The U.S. Government Accountability Office denied  a protest that was filed by McCann Worldgroup in August over its elimination from the U.S. Army review, threatening to end what has been a lucrative 12-year relationship for the IPG network, reports Adweek, which added that the news means “the review, which started in 2015, effectively comes down to Omnicom and WPP.

“A McCann spokesperson confirmed that the agency plans to take its objections to federal court.

““The favorable GAO decision reflects the integrity of the Army acquisition process and contracting professionals as good stewards of taxpayer dollars in obtaining the best value,” said a U.S. Army representative. He also confirmed that McCann is no longer officially in the running for the business, writing, “Following the GAO’s decision, the source selection process will move forward in evaluating the remaining offerors to award the contract.”

“In an internal memo sent to all staff this morning, McCann CEO Harris Diamond wrote, “After 12 productive years of helping the Army achieve its recruitment mission goals, this is an email I hoped I would not have to write,” stating that the agency had been eliminated by the contracting officer rather than the client organization itself and that the elimination was “based solely on a technical issue related to a missing disk.”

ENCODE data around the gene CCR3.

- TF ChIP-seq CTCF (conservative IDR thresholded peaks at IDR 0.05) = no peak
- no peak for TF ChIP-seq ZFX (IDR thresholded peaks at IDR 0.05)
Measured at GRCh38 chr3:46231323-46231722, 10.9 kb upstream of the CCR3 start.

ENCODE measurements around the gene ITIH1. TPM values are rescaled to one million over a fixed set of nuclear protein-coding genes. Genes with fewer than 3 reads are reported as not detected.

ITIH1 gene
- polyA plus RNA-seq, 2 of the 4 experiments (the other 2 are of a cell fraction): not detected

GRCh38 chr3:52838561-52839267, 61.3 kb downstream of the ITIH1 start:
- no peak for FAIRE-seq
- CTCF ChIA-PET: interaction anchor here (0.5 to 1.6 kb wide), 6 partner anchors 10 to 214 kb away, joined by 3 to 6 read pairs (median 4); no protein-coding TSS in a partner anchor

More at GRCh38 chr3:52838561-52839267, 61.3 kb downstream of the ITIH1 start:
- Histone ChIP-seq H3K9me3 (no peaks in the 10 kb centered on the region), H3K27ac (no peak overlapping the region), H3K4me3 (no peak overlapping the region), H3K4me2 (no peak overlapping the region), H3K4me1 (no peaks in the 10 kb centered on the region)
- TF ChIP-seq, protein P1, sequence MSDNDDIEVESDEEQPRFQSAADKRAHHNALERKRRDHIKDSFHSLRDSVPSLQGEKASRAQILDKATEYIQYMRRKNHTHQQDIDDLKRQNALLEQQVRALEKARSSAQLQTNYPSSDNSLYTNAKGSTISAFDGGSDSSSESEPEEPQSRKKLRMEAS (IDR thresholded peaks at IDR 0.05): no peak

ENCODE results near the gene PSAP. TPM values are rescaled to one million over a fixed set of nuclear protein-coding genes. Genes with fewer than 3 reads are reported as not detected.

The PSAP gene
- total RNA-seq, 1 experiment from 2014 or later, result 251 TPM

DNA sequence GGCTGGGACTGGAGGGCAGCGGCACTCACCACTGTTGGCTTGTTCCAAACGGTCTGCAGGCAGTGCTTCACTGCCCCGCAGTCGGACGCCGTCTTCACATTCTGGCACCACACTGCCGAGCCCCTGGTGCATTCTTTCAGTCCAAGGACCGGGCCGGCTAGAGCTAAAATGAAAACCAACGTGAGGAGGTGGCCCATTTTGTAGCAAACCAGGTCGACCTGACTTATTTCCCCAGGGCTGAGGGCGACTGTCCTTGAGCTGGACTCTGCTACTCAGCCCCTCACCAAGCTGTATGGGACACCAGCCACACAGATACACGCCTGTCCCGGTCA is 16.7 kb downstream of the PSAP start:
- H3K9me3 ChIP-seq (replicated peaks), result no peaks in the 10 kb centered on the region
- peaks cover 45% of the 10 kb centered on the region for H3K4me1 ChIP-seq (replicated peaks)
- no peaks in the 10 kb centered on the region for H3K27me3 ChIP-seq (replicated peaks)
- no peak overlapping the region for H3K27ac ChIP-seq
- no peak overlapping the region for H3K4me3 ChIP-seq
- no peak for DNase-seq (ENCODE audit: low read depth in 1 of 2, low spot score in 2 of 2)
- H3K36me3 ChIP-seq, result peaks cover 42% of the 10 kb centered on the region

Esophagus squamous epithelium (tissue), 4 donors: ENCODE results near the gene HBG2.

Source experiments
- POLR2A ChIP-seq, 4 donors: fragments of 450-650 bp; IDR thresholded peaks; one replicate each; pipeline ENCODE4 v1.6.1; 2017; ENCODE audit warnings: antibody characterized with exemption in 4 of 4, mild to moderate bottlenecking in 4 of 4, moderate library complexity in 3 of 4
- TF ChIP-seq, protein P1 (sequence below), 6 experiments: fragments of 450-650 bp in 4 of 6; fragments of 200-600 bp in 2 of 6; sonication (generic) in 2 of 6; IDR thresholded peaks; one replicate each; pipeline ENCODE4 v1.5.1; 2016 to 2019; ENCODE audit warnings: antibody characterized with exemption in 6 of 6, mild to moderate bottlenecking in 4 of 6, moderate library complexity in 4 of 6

“According to parties close to the matter, the agency failed to include certain required materials in its final pitch for the business over the summer.

“An IPG spokesperson declined to comment. WPP referred to the client, and Omnicom has not yet responded to a related email.

“If McCann’s court filings fail, its relationship with the U.S. Army could end after the contract extension made earlier this year to accommodate its bid protest. According to sources within the Army, the final decision in the review should be announced soon.

“Controversy enveloped the Army Marketing and Research Group (AMRG) earlier this year when an internal audit first reported by Adweek found millions in ineffective spending on various Army marketing programs. This followed news of a personal relationship between a top executive on the Army’s team and a former leader of the account at McCann that presented a potential conflict of interest.

“As a result of the audit, the Army announced plans to restrict its overall marketing efforts.”

 

 

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